THE NEW BRIDE by Catherine Smith Dying, darling, is the easy bit. Fifty paracetamol, bride-white and sticking in the throat, ten shots of Johnny Walker, and the deed is done. A twilight day of drowsing, then the breathing slows to a whisper, like a sinner in Confession. Death is dead
Teenage Room by Paul Wooldridge My mother speaks in detail, I avoid her tired gaze and stare at local headlines, folded double down the page. She talks of calls and records, staying strong and on the go. I know I should be helping, be of use, keep up the show.
Widow’s Villanelle by Paul Wooldridge Beneath the darkened upper floors you smile and wave, left on your own, with stillness waiting through each door. Redundant now, your faithful chores, that once supported fragile bone beneath the darkened upper floors. That one is left is nature’s flaw. The tiring
This is the second poem we have have published by Paul Wooldridge. You can find the first here. Paul started writing poetry following the death of his father and as a result much of it deals with death and grief. Paul is not a poet in the fulltime sense of the word,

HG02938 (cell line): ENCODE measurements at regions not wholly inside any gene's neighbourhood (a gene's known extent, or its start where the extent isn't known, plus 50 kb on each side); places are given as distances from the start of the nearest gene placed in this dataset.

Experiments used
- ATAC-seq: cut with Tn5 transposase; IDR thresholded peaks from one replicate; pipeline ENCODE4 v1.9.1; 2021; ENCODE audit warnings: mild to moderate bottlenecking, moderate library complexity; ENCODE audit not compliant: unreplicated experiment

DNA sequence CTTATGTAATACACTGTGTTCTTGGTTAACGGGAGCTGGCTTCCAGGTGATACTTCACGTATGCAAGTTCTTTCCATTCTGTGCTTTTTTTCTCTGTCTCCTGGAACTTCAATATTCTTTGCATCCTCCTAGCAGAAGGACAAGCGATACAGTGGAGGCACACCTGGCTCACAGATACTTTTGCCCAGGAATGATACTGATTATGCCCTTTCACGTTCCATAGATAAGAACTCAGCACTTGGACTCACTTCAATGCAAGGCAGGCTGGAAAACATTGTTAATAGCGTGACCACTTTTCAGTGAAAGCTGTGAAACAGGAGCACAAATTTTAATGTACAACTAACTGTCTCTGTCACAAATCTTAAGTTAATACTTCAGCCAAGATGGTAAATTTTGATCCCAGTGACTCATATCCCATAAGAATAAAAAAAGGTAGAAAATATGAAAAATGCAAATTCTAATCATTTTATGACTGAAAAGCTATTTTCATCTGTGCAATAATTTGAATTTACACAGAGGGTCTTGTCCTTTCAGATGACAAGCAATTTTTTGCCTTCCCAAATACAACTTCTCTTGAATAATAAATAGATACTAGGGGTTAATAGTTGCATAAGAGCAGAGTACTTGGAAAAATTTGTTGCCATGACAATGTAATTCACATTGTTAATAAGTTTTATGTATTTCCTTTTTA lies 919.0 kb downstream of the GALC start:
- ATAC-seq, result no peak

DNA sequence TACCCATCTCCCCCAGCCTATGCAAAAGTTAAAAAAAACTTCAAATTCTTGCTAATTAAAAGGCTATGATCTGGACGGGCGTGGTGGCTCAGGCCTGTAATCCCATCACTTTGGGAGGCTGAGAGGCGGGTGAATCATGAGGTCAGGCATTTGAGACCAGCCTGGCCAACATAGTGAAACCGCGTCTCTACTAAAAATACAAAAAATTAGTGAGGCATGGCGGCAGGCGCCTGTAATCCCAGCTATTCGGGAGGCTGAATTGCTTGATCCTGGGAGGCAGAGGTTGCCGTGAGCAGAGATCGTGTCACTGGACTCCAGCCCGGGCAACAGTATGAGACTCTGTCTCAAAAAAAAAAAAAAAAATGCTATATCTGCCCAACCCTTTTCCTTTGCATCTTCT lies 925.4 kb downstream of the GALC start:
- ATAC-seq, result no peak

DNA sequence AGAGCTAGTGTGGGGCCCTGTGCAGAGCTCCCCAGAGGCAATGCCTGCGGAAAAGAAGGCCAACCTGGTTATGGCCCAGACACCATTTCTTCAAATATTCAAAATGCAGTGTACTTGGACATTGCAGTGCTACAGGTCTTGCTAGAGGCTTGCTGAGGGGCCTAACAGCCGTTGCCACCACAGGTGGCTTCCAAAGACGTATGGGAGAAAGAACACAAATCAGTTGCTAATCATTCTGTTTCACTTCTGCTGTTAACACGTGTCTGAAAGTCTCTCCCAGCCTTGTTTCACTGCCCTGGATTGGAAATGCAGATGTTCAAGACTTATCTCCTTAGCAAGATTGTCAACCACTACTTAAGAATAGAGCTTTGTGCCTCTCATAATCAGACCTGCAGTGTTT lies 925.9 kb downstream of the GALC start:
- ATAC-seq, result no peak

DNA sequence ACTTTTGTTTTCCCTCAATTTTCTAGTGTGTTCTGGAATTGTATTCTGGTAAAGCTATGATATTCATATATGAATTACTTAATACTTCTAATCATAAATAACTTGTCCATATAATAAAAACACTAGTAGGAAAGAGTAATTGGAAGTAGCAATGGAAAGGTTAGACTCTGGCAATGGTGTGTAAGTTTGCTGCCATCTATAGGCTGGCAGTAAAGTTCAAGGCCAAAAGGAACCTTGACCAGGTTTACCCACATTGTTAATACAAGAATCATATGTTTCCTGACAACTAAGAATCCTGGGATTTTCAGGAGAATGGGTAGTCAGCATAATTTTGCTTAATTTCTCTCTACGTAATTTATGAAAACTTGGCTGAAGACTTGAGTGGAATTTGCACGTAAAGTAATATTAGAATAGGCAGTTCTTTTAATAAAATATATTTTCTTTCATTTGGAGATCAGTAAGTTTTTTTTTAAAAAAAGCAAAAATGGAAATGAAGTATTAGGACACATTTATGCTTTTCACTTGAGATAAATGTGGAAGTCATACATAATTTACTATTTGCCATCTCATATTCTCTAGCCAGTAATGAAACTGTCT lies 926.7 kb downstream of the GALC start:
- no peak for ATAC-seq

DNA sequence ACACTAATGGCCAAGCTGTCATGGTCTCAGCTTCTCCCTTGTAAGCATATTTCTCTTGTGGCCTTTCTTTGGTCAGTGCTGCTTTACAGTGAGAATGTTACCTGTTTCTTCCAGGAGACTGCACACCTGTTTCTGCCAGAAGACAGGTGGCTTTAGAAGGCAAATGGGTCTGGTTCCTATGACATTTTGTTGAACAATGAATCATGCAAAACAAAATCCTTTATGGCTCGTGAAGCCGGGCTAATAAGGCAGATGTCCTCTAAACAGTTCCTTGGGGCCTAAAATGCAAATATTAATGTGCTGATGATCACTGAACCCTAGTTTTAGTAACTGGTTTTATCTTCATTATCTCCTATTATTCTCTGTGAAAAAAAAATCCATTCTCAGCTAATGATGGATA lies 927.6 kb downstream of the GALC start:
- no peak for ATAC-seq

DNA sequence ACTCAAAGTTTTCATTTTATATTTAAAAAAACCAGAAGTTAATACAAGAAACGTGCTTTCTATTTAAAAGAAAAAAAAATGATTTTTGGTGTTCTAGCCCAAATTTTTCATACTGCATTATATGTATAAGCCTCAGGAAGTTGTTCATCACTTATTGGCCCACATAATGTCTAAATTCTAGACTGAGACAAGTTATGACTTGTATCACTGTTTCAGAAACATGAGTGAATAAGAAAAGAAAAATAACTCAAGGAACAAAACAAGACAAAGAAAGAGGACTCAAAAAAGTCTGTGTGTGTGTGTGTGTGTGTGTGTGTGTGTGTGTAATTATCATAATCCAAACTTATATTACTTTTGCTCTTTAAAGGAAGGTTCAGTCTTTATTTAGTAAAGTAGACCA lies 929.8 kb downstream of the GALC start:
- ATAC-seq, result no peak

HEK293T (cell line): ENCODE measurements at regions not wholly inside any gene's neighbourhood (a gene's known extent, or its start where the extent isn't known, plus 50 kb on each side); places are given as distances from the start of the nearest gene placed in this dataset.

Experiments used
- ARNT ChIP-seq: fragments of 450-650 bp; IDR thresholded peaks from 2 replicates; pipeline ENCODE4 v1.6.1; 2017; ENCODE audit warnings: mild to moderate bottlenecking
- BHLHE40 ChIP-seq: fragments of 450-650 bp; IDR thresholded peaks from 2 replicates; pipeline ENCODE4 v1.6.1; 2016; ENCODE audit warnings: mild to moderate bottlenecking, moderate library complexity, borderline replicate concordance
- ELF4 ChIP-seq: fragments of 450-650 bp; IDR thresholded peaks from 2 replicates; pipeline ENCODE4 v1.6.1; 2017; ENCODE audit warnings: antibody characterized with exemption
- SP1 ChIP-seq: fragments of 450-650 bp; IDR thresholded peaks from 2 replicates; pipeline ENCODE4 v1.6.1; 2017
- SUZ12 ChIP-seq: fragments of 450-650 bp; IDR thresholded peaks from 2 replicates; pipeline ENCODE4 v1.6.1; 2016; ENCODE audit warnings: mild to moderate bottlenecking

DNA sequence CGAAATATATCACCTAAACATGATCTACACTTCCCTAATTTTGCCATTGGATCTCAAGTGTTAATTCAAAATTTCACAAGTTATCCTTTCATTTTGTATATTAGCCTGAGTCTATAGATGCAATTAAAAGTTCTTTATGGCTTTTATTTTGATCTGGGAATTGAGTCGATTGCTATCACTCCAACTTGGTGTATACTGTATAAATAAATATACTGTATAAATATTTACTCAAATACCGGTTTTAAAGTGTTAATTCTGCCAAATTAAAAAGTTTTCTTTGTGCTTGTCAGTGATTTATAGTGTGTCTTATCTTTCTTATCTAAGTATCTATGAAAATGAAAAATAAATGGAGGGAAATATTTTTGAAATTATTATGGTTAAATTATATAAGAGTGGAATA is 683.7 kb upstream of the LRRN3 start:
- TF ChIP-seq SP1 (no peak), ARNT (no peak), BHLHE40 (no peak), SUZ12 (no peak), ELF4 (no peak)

The Soul by John Whitworth The soul is like a little mouse. He hides inside the body’s house With anxious eyes and twitchy nose As in and out he comes and goes, A friendly, inoffensive ghost Who lives on tea and buttered toast. He is so delicate and small Perhaps
Roadside Flowers by Paul Wooldridge The trees along my route are wrapped in flowers, quickly passed each day but only noticed by a few. Their colours burst then slip from view as each is lost, submerged in grey, their brightness all too quickly sapped. 23668
Japanese Maple by Clive James (who is dying) Your death, near now, is of an easy sort. So slow a fading out brings no real pain. Breath growing short Is just uncomfortable. You feel the drain Of energy, but thought and sight remain: Enhanced, in fact. When
No Time In a rush this weekday morning, I tap the horn as I speed past the cemetery where my parents are buried side by side beneath a slab of smooth granite. Then, all day, I think of him rising up to give me that look of knowing disapproval
Mickey, Cormac and Cathal Mac Connell at the funeral of their brother, Seán Mac Connell When my father died The professionals cried, The undertaker and doctor. Little more need be said Of a man with a heart of gold Locked in a tabernacle of arthritic bones who could melt
In case you missed it, there was one of those stunning, magical moments on the radio on Sunday. On Broadcasting House, Emilie Blachère, a reporter for Paris Match, read a love letter/poem to her partner Rémi Ochlik, who died in Syria alongside Marie Colvin last year. Hear her read it on the
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